Arthur, Malediction

Arthur, Malediction
Original title:Arthur, Malediction
Director:Barthélemy Grossmann
Running time:87 minutes
Release date:Not communicated
Alex has been a fan of the Arthur and the Minimoys movies since he was a kid. For his birthday, his best friends surprise him by taking him to the abandoned house where the film was shot. None of them suspects that they are heading for a deadly trap. What was once a child's dream will soon turn into a real nightmare...

Mulder's Review

The cinematographic saga of Arthur and the Minimoys will have marked the memory of many young spectators and will have given birth to three films Arthur and the Invisibles (2006), Arthur and the Revenge of Maltazard (2009) and Arthur 3: The War of the Two World) (2010) but also to video games, books and an attraction of the Futuroscope (Arthur, l'Aventure 4D) opened on December 19, 2009. The richness of this magical universe gives birth here to a rather clever concept in which a group of young teenagers who are fans of Arthur and the Minimoys find themselves in the house of the film in a remote village in France and what should be an exciting immersion turns into a pure waking nightmare.

After an introductory scene presenting us with a group of inseparable young people who watch the first Arthur and the Invisibles (2006) on television and seem to gravitate around the young Alex, an absolute fan of this film, we find these young people ten years later gathered again in the house of one of them to celebrate Alex's birthday and give him an unexpected surprise. Indeed, they found the house of the film in which is used as decoration to that of the young Arthur and his grandmother Daisy. However, once there, things do not go as expected and these young people are going to find themselves facing an over-trained gang with the will to leave no witness of their actions.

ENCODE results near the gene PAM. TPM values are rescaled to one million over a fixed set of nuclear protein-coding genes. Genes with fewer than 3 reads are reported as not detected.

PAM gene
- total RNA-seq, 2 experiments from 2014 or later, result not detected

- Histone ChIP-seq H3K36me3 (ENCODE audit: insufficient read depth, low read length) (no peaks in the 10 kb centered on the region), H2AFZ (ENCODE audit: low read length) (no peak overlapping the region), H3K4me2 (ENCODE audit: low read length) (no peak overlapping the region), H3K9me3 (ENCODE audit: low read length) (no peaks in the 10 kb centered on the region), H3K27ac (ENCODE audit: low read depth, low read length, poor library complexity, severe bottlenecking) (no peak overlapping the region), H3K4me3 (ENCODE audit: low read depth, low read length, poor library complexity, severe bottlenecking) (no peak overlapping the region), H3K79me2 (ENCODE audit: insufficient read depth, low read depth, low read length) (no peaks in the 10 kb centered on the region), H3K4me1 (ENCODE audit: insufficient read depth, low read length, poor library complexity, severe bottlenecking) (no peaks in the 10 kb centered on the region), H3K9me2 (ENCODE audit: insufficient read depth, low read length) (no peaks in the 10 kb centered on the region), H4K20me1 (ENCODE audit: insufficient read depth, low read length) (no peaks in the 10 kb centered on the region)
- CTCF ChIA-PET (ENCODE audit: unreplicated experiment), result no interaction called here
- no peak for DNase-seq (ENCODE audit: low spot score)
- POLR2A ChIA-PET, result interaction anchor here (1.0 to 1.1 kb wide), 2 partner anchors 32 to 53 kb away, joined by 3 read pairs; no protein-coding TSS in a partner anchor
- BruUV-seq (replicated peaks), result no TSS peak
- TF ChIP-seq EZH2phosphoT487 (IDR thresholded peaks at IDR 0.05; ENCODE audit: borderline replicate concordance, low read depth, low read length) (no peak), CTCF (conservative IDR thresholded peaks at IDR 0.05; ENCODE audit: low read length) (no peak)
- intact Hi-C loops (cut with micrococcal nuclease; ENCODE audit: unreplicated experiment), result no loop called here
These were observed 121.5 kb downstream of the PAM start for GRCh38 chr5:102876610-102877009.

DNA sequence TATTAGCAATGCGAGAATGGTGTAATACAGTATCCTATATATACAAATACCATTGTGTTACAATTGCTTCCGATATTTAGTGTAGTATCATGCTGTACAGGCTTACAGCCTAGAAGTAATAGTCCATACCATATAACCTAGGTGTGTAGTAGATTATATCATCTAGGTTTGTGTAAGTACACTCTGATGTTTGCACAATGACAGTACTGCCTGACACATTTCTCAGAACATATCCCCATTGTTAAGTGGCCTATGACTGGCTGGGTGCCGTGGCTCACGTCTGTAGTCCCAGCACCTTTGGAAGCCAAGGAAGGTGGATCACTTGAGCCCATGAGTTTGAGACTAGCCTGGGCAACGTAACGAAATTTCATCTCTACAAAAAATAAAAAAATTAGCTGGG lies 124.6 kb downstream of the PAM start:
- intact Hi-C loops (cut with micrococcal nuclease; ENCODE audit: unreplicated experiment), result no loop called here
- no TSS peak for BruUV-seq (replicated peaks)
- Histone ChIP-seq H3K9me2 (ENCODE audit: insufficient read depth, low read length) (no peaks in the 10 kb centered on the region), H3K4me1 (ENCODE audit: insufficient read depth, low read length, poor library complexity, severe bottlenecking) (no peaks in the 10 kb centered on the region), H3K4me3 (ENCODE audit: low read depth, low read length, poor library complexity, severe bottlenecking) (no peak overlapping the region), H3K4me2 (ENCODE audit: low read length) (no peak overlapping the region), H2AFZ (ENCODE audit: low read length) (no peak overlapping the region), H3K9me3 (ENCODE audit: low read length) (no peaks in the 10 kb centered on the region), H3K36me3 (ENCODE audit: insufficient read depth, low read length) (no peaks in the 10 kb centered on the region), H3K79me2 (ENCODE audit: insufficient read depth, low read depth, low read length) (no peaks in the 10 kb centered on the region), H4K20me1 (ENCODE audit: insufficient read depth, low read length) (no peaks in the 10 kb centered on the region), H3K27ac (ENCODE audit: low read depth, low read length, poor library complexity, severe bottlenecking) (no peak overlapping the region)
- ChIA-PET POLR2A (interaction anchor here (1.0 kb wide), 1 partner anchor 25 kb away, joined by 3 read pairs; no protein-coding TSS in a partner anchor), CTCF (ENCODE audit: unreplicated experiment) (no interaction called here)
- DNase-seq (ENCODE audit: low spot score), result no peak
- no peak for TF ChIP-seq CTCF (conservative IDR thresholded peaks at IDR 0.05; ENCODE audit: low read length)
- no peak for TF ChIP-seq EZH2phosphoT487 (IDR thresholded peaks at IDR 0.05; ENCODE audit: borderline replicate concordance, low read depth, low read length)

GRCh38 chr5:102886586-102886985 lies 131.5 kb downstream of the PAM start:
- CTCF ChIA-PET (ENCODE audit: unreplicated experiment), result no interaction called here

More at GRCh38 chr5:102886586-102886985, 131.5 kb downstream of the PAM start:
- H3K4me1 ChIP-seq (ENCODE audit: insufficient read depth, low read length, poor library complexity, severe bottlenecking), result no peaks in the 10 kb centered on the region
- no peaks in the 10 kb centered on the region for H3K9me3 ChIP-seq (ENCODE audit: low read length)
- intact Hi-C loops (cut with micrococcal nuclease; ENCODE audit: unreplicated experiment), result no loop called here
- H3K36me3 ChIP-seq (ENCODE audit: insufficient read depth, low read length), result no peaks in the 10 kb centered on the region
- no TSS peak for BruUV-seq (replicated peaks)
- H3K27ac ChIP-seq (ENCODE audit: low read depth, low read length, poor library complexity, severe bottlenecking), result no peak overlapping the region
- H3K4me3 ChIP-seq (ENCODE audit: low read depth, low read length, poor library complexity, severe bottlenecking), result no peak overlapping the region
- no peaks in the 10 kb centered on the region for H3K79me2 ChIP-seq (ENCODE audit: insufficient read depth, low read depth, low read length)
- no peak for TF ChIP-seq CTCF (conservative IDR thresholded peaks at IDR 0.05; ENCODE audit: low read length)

Arthur's Curse erases all the fantastic aspect of the universe created by Luc Besson to turn into a minimalist horror movie that seriously struggles to start. We have to wait no less than an hour to find ourselves in a French-style home invasion trying to reproduce the spirit of the American films that have marked this horrific sub-genre. However, where Blumhouse Productions shows that it perfectly masters the codes necessary for any good horror thriller, Arthur, Curse really struggles to convince. As much as we can understand the will of the scriptwriter and co-producer Luc Besson to propose a film forbidden only to the under 12 years old by erasing all really striking and shocking scenes, the structure of the film reveals a haphazard construction of the story and a visible lack of care to give life to original dialogues and striking characters. Except for the revelation of the film, Thalia Besson who seems destined to a promising future in cinema, the rest of the young actors do not manage to breathe a minimum of life into their characters.

Certainly the film makes several allusions to Arthur and the Invisibles, whether it be excerpts from this film on a television set, the various derivatives that young Alex collects, or some members of this gang of delinquents used to life-size role-playing games, but this is not enough to give a real thickness to Arthur, Curse. The numerous borrowings from American horror films such as The People Under the Stairs (1991) by Wes Craven or Friday the 13th show that this film is only content to propose a spin-off hardly ambitious to Arthur and the Invisibles. For his second film after 13m2 the director Barthélemy Grossmann only gives life to a too simplistic scenario without trying to propose ambitious plans and to create a particularly successful claustrophobic atmosphere. This is a pity because this film had enough consistency to please the numerous fans of the universe created by Luc Besson as well as an audience in search of thrills.

The direct release of Arthur's Curse on a streaming platform like Netflix or Prime Video would have been a better choice and would have allowed it to meet a wider audience. In this case, even Luc Besson's fans will be disappointed and will have to wait for the magic of this self-sufficient trilogy to be extended.

Arthur, Malédiction
Directed by Barthélemy Grossmann
Produced by Luc Besson, Fanny Besson
Written by Luc Besson
With Mathieu Berger, Thalia Besson, Lola Andreoni, Mikaël Halimi, Yann Mendy, Jade Pedri, Vadim Agid, Marceau Ebersolt
Music: 38ème Donne
Cinematography : Colin Wandersman
Editing: Julien Rey
Production companies: Luc Besson Productions, Kinology, Cofinova 17
Distributed by Apollo Films (France), EuropaCorp Distribution
Release date: June 29, 2022 (France)
Running time: 87 minutes

Seen on June 29, 2022 at Gaumont Disney Village, Room 5 seat  A19

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